In the northern part of NM, the Rio Chama winds its way south past limestone cliffs. Over the millennia, it has carved a channel to forge a way through the wilderness. As we look toward Good Friday, we know that God’s plan of salvation involves more than streams in the desert—it involves a deeper relationship with the One who knows us intimately and still loves us.

Centuries later, God is still doing new things. God is always renewing and changing us. That renewal may involve carving away a bit of the limestone around our hearts. Over the years the little frustrations and irritations build up between us and God's love. I don't know about you, but I tend to resist the changes, but God's love makes a new channel and finds a way to soften even the hardest heart.

What new thing is God doing in your life this day or this Lent? Is your relationship with God changing? Do you find yourself asking God the words found in this poem from an old Daughters of the King magazine?

Why me, Lord?
Here I am,
“In the thick of things.”
Once I wasn’t,
Someday I won’t be.
But here, now, I am.
Right in the middle of a strange, mixed-up world,
and with this nagging awareness within me that you want me,
To do something—or say something—or be something
That shall make a difference.
It may not change the course of history—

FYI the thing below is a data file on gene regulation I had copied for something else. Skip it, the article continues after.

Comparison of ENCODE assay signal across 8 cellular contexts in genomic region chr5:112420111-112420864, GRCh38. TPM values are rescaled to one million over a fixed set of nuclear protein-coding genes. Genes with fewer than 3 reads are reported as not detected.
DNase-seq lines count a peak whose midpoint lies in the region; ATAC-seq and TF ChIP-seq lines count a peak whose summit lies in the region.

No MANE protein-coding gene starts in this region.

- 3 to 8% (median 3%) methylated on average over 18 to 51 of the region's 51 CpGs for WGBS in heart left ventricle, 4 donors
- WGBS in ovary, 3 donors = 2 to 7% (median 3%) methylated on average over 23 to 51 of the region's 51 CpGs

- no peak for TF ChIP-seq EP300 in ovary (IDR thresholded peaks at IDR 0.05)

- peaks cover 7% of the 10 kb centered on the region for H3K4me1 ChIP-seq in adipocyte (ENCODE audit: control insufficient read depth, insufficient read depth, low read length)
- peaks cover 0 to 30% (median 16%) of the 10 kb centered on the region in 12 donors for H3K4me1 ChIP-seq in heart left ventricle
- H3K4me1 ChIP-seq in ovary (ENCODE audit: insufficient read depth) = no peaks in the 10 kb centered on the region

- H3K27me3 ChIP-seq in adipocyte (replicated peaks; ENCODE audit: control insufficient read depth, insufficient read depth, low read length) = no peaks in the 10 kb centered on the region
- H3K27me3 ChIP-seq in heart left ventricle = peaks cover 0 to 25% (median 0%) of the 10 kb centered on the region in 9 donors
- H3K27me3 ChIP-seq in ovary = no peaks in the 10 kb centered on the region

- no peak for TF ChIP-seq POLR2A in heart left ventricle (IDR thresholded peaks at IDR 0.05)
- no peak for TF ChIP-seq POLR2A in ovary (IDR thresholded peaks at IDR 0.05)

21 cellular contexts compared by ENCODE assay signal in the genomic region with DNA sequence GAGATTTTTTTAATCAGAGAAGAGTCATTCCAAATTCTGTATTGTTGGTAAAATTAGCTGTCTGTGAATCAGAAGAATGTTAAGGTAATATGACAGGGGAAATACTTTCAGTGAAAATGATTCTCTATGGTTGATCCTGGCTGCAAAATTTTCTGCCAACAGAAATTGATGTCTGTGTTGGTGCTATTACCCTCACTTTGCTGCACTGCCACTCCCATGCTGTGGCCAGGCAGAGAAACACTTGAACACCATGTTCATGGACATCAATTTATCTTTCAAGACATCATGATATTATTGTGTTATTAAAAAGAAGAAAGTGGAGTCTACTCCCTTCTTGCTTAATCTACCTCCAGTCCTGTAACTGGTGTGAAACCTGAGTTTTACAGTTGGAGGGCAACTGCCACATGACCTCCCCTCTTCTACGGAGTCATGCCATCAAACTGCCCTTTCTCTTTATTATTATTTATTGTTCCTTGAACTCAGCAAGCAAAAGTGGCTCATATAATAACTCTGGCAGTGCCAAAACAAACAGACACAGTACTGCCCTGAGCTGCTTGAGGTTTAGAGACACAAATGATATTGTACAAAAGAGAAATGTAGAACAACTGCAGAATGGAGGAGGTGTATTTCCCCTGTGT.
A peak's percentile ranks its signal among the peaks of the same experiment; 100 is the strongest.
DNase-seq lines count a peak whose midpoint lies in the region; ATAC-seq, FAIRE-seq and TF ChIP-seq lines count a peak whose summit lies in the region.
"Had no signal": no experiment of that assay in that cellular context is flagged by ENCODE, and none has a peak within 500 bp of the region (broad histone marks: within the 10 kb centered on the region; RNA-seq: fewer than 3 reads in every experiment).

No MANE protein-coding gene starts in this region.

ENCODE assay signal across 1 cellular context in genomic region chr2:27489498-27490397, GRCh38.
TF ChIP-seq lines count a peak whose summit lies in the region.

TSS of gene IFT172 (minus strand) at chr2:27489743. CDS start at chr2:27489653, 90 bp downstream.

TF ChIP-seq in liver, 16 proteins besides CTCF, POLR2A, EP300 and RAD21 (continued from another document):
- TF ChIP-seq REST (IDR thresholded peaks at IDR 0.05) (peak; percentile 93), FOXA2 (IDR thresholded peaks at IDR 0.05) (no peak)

this that you want me to say or do or be
but it may change the course of some life:
And I am obligated to respond to
Thy call on behalf of all mankind.
And what, what would you have me do?

For your Journal: List some things that you used to do, but aren’t active in anymore. Make a second list of things you are active in now and then a third list of things you are (or might be) interested in doing.

Look at the three lists and see what changes and new things God has already done in your life. Do you feel God urging you to look more closely at anything on the third list?

March 28, 2009

March 28

107:33-43, 108:1-6(7-13), 33
Jer. 23:9-15
Rom. 9:1-18
John 6:60-71

Psalm 107:33-43
33He turns rivers into a desert, springs of water into thirsty ground,
34a fruitful land into a salty waste, because of the wickedness of its inhabitants.
35He turns a desert into pools of water, a parched land into springs of water.
36And there he lets the hungry live, and they establish a town to live in;
37they sow fields, and plant vineyards, and get a fruitful yield.
38By his blessing they multiply greatly, and he does not let their cattle decrease.
39When they are diminished and brought low through oppression, trouble, and sorrow,
40he pours contempt on princes and makes them wander in trackless wastes;